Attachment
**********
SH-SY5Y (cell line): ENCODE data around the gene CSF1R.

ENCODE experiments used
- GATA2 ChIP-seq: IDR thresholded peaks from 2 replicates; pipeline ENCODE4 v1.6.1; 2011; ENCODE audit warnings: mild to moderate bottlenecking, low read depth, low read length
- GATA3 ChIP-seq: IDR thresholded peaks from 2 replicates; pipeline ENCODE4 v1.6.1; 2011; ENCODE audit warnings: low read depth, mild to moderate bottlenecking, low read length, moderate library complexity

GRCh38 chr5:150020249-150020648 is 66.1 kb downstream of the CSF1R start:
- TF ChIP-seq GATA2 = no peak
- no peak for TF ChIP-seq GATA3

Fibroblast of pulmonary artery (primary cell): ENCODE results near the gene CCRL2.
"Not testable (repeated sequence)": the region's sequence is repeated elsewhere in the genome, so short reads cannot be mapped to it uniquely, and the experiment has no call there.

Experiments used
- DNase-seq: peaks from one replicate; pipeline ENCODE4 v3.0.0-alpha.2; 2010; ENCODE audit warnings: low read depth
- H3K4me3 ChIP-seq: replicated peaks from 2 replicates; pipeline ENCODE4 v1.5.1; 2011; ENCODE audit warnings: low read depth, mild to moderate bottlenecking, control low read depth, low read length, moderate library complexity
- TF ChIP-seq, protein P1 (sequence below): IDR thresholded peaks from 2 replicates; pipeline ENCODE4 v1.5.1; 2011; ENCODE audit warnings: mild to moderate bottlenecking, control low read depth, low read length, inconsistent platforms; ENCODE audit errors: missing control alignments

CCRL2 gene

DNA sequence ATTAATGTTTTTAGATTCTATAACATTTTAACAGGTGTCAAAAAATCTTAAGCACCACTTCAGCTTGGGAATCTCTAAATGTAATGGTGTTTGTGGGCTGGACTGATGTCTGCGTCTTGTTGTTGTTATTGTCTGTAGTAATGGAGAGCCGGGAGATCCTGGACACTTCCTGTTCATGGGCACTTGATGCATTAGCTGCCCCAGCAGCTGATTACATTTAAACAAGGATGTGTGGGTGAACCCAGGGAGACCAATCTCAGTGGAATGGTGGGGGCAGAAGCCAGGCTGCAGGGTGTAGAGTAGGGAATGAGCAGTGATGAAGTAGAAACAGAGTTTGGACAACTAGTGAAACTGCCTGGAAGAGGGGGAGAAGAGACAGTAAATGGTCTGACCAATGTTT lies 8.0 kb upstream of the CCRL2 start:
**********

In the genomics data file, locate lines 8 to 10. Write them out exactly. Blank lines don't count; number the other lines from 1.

Fibroblast of pulmonary artery (primary cell): ENCODE results near the gene CCRL2.
"Not testable (repeated sequence)": the region's sequence is repeated elsewhere in the genome, so short reads cannot be mapped to it uniquely, and the experiment has no call there.

Experiments used